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How to Grow Baby Potatoes easily at Home

Nothing can beat the taste of fresh, succulent young potatoes grown in your own kitchen garden and eaten in butter. Harvesting baby potato when it’s at the height of flavour and texture can be tricky, but once you’ve figured it out, it’s rewarding too.

Pritam Kashyap
Potato in the Pot
Potato in the Pot

Nothing can beat the taste of fresh, succulent young potatoes grown in your own kitchen garden and eaten in butter. Harvesting baby potato when it’s at the height of flavour and texture can be tricky, but once you’ve figured it out, it’s rewarding too. 

To grow baby potatoes, cut mature tubers into 1-inch pieces and then choose soil that's loose, well-drained, acidic, and in full sun. Water baby potatoes 1-2 inches per week i.e. more often during foliage growth. Harvest baby potatoes two weeks after foliage stop growing. Don't wash baby potatoes before storage. 

Baby Potatoes are interesting & little different from most garden vegetables, because we don't start them from seeds, and we can't see the thing you're growing, since it's underground. But when we harvest baby potatoes, it's like opening a present without the wrapping paper. Plus, baby potatoes are easy to grow. 

Baby Potatoes grow easily where there is well-drained soil and sun and it's pretty simple that's why they're such a widely-grown crop around the planet. Most of the potato varieties are a hardy crop, and many varieties can withstand a light frost.

Although they were first commercially grown in Europe, Idaho is now the largest producer of baby potatoes.  Baby potatoes began to take over other crops in Europe since they grow so easily in most climates. 

Baby potatoes are also a filling crop and it doesn’t take many young potatoes to sustain a person. The complexity of the carbohydrate is difficult for the human body to break down and this provides energy for a sustained time. 

While it takes about four months for most baby potato varieties to come to full fruition, then the baby potatoes are generally pulled out a month or two earlier. This results in smaller young potatoes, but also sweeter and less starchy plants at the same time.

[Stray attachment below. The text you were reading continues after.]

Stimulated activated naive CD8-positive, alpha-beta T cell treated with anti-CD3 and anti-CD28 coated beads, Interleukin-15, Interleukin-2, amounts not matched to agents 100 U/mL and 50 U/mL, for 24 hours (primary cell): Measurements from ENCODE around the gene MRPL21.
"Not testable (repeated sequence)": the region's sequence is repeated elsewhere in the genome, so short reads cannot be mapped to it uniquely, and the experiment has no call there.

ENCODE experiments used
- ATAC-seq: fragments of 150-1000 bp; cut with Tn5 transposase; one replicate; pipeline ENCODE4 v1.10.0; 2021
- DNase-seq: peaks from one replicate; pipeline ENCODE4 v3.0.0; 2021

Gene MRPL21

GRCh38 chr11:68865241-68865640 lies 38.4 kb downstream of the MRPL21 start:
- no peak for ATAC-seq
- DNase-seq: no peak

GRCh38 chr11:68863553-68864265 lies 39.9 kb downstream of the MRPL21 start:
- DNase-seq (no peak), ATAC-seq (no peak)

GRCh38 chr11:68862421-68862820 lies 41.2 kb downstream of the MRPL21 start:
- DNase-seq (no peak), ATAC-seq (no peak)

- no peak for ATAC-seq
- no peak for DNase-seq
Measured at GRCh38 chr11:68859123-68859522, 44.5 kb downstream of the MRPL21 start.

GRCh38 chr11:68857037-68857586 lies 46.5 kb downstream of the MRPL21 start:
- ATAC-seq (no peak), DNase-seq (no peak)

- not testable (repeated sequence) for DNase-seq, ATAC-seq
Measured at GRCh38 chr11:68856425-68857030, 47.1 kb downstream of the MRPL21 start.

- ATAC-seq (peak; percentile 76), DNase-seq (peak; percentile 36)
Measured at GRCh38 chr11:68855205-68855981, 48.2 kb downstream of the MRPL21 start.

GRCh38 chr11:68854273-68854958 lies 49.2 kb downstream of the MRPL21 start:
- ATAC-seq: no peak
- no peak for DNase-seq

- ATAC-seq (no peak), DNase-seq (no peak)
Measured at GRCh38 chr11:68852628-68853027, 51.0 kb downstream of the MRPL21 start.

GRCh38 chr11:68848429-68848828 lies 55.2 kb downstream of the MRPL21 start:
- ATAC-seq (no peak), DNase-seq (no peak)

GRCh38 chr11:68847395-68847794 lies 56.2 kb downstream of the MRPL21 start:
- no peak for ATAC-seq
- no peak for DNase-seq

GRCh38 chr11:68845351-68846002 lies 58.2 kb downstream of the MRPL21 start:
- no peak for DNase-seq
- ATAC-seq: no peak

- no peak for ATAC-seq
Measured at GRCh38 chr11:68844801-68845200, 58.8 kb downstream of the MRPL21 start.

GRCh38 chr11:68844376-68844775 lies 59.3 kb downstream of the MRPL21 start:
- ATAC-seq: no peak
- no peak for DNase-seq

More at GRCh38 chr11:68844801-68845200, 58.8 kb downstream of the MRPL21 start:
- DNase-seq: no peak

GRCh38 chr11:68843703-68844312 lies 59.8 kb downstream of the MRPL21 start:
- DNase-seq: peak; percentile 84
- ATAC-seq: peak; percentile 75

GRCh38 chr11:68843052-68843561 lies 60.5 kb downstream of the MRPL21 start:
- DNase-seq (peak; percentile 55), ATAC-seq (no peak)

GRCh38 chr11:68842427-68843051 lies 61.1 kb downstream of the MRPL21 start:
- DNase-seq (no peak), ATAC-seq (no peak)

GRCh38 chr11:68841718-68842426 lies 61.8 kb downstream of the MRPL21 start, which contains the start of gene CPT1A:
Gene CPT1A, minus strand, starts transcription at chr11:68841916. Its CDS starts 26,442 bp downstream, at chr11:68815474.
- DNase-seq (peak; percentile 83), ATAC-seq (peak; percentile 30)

Baby potatoes are super gratifying to grow because they can be quite expensive in stores, and also don't take up too much garden space! 

Let’s look at how to grow them: 

Planting Baby Potatoes: 

  • Most baby potatoes are generally planted in the same manner: from mature tubers that are then cut into small pieces with one or two stem buds.

  • Set these about a foot or so apart directly into the ground, in the raised bed, containers, or low mounds.

  • For best results and to avoid decay, allow the cut tubers also called seed pieces, to dry for a few days until they can heal properly. Before planting them, dust them with natural garden sulfur.

  • Plant these in spring when all chances of frost are gone.

  • Baby Potatoes need at least 6-8 hours of direct sunlight per day, so be sure to plant in an area with full sun.

  • At planting baby potatoes time, add a small amount of all-purpose fertilizer.

  • As the baby potatoes start to grow, pile soil or mulch around the bases to keep the lower stems completely covered for good growth.

  • This is a really important step as it will prevent tuber “greening” which can make the baby potatoes taste bitter.

  • Water potatoes regularly.

Harvesting Baby Potatoes: 

  • Approximately three months, you can gently start to sift through the soil to check potatoes.

  • Grab the stem gently to gather the baby potatoes.

  • Do not wash the baby potatoes, but rather just dust them off and store them in a cool, dry place.

  • Consume baby potatoes within a week or two.

Most baby potato varieties can be harvested while small, but there are a few varieties that are already small and can be directly grown in the garden.  

So now that you know how to grow baby potatoes in your garden, it's time to roll up your sleeves and begin planting. 

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